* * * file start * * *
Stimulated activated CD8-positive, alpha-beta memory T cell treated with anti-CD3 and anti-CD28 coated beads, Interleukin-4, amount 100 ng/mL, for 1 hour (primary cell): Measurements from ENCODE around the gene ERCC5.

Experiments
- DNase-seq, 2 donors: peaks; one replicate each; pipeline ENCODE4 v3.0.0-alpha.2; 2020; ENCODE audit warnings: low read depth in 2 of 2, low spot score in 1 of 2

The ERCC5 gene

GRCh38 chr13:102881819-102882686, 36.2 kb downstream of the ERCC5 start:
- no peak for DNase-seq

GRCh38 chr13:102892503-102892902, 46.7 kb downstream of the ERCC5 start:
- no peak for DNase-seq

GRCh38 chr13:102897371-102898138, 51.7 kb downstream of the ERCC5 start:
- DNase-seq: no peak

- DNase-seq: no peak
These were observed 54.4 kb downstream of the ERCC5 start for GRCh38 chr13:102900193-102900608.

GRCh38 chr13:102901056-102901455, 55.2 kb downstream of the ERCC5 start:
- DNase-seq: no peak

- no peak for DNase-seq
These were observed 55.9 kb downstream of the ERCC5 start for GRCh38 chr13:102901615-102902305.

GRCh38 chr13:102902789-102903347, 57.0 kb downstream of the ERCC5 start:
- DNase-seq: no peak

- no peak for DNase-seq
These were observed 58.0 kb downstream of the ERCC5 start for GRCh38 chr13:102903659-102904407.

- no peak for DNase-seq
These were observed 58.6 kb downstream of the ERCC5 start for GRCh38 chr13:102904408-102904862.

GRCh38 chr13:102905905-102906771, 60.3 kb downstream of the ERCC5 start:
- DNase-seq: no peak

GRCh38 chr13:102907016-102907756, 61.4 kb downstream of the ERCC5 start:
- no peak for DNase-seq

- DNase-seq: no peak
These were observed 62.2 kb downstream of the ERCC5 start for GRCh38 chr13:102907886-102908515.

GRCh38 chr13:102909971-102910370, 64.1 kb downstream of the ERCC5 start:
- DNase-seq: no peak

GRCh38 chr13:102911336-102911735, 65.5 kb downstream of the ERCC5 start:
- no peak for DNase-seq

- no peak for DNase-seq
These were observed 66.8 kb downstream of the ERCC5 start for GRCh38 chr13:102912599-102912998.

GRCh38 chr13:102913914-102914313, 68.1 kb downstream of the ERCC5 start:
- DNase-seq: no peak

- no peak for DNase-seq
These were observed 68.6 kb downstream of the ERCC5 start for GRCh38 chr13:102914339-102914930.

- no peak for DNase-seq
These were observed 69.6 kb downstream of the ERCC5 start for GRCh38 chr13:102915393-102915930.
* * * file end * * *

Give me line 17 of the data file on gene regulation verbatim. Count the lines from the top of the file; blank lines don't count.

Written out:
GRCh38 chr13:102902789-102903347, 57.0 kb downstream of the ERCC5 start: